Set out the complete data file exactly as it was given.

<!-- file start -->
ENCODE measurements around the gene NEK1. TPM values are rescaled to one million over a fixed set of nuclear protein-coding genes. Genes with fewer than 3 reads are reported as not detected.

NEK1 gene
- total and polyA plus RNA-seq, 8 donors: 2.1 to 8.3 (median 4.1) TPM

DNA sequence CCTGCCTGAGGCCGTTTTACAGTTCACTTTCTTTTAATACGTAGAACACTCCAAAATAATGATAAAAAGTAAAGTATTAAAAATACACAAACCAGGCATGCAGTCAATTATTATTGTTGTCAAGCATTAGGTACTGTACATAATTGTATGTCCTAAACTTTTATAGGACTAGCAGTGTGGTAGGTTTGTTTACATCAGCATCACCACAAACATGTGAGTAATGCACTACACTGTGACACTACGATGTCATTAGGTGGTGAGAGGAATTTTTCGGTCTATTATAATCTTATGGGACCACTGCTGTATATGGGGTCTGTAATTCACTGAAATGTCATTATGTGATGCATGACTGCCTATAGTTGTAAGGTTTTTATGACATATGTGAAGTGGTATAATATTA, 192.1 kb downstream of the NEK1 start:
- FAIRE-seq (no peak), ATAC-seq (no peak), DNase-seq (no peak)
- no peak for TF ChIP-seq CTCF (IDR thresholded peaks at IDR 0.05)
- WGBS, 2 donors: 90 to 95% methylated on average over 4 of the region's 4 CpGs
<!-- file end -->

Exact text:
ENCODE measurements around the gene NEK1. TPM values are rescaled to one million over a fixed set of nuclear protein-coding genes. Genes with fewer than 3 reads are reported as not detected.

NEK1 gene
- total and polyA plus RNA-seq, 8 donors: 2.1 to 8.3 (median 4.1) TPM

DNA sequence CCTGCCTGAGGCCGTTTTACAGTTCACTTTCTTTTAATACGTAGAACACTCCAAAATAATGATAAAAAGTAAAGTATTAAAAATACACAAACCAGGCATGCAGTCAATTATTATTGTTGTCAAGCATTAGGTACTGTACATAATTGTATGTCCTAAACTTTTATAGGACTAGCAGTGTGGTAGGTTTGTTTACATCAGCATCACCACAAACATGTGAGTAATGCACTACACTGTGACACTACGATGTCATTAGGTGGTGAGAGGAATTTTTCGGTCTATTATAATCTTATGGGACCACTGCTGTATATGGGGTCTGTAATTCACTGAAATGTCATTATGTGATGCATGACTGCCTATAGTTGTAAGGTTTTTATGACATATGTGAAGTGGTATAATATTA, 192.1 kb downstream of the NEK1 start:
- FAIRE-seq (no peak), ATAC-seq (no peak), DNase-seq (no peak)
- no peak for TF ChIP-seq CTCF (IDR thresholded peaks at IDR 0.05)
- WGBS, 2 donors: 90 to 95% methylated on average over 4 of the region's 4 CpGs